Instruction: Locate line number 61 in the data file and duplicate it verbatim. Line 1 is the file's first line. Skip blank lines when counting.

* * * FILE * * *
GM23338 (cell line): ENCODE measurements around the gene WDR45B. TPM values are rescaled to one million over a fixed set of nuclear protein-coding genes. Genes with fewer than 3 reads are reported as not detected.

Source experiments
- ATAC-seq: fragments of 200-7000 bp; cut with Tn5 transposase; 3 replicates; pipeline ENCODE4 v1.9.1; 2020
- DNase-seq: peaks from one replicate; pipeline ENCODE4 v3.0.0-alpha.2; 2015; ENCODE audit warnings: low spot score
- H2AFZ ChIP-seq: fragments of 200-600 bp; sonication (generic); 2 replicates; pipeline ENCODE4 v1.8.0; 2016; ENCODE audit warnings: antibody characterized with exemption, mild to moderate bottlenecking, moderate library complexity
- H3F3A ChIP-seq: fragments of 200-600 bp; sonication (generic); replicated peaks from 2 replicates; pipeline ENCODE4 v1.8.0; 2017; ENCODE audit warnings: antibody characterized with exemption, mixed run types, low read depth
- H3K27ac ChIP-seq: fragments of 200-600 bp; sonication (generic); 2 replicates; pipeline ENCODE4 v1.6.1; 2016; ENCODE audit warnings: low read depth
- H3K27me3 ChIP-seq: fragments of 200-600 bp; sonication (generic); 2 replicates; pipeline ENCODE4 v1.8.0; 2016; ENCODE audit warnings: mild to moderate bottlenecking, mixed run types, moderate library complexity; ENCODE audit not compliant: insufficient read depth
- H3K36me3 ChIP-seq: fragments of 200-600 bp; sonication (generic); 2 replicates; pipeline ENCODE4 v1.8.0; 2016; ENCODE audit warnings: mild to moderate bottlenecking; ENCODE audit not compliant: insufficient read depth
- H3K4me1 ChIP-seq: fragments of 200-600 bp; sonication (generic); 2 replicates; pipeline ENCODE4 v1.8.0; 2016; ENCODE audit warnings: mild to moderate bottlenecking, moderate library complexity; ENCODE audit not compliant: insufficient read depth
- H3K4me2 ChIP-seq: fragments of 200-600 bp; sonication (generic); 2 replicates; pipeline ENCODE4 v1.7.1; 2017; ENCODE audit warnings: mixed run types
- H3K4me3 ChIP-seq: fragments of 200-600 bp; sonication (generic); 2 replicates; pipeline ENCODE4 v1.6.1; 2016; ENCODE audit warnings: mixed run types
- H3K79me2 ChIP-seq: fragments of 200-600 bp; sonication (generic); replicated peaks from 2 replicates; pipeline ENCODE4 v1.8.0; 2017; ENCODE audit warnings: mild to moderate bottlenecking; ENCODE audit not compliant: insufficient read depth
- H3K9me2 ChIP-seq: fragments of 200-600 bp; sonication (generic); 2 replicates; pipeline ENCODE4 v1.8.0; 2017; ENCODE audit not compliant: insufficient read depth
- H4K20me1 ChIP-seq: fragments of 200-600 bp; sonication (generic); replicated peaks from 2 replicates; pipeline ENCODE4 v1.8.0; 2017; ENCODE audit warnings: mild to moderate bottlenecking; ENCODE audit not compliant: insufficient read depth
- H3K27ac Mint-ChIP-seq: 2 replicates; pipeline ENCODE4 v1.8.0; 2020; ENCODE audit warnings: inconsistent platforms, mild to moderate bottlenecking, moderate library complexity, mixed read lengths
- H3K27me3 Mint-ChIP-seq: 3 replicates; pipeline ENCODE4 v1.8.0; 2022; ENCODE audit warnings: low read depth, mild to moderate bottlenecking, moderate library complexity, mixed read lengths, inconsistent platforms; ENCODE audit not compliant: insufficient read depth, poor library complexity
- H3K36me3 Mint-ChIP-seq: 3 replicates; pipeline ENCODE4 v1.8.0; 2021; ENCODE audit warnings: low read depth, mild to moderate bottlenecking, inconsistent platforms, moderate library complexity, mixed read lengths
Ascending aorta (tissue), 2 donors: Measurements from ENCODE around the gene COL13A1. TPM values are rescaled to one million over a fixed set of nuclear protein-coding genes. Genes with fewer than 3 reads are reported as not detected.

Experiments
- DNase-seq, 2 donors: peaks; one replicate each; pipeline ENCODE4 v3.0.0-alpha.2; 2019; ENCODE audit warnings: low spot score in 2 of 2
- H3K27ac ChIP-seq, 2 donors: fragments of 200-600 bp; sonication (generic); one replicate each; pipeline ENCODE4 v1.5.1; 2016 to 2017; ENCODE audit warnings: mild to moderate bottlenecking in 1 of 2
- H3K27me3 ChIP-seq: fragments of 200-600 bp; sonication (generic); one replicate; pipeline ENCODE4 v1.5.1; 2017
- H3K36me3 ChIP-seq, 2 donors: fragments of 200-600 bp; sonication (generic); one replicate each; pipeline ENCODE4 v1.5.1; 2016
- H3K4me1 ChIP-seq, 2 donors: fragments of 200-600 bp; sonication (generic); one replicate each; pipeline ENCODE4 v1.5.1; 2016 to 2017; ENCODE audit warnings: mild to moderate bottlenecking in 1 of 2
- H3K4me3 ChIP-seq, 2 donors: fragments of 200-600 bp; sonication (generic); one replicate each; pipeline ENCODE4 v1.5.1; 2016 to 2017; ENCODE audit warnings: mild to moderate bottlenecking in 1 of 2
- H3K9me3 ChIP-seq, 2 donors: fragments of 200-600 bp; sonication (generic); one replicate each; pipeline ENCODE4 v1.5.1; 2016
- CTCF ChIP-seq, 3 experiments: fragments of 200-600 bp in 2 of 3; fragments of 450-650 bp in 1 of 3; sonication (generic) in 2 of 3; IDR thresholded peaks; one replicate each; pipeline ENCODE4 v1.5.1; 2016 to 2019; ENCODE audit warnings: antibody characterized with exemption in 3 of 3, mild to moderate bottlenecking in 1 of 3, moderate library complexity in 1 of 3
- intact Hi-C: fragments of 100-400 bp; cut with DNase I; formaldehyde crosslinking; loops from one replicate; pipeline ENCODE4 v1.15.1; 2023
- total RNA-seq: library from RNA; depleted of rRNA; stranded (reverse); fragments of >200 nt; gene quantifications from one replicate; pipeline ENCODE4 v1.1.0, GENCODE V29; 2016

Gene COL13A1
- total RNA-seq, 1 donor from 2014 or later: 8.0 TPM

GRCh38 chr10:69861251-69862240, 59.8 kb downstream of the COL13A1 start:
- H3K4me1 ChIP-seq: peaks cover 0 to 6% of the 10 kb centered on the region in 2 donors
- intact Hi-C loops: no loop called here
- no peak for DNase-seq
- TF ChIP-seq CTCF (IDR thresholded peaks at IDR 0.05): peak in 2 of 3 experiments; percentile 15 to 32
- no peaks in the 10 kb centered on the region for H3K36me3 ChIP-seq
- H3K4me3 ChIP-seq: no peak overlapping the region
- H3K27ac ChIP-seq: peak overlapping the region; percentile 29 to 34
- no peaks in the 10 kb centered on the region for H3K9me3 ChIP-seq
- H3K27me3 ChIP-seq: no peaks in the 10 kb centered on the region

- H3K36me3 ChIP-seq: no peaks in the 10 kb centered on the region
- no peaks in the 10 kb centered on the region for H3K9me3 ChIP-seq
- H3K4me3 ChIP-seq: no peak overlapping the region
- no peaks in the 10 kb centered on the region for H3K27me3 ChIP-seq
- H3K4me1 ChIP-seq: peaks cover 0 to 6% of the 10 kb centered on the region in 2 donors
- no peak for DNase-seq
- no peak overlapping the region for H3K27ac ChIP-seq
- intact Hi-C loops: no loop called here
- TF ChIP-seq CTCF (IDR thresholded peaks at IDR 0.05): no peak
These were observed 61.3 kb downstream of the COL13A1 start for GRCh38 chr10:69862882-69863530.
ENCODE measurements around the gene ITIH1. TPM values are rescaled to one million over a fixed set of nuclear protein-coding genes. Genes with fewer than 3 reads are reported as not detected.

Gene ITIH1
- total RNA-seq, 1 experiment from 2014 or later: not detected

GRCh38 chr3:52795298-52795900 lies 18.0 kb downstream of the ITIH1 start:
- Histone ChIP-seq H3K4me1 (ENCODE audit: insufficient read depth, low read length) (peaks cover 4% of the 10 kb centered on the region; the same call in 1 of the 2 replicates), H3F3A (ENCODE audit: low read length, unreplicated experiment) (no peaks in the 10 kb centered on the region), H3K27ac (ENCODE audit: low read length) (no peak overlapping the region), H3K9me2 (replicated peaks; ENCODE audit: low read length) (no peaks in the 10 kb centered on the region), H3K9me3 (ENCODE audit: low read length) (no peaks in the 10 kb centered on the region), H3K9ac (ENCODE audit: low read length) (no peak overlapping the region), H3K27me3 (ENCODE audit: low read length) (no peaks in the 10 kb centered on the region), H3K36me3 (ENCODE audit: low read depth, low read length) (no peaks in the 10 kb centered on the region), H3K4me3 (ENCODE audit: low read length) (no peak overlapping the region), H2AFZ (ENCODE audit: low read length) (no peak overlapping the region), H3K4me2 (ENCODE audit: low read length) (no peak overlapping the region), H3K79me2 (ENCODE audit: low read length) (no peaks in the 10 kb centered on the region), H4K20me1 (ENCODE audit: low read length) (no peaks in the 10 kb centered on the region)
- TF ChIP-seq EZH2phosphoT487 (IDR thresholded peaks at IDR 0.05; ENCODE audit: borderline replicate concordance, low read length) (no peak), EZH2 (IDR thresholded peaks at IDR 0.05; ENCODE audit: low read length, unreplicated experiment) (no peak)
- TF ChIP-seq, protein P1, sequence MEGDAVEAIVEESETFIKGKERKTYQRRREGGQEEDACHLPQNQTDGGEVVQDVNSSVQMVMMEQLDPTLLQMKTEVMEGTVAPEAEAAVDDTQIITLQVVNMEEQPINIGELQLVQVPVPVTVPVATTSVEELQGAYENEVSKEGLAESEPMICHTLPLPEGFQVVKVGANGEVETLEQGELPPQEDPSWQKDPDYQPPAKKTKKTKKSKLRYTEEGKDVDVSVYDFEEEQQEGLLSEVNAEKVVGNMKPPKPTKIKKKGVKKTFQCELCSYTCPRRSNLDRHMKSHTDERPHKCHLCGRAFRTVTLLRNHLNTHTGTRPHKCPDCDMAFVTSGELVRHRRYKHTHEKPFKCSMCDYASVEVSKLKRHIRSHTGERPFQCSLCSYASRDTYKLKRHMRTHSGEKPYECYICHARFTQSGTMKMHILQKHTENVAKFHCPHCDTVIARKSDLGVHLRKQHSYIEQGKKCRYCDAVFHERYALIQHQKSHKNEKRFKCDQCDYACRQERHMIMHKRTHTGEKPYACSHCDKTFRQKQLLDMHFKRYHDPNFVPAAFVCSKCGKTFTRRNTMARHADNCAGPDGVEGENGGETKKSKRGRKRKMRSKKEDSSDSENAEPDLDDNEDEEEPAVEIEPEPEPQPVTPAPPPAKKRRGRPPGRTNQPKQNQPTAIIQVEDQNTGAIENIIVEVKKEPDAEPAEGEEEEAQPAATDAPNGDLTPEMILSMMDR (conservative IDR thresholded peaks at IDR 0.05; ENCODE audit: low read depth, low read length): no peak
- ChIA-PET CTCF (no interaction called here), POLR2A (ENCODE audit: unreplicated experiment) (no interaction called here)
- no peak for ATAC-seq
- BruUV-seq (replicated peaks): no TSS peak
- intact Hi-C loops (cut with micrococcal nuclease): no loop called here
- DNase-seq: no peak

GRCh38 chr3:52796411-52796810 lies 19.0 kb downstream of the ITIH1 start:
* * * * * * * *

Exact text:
- no peak for ATAC-seq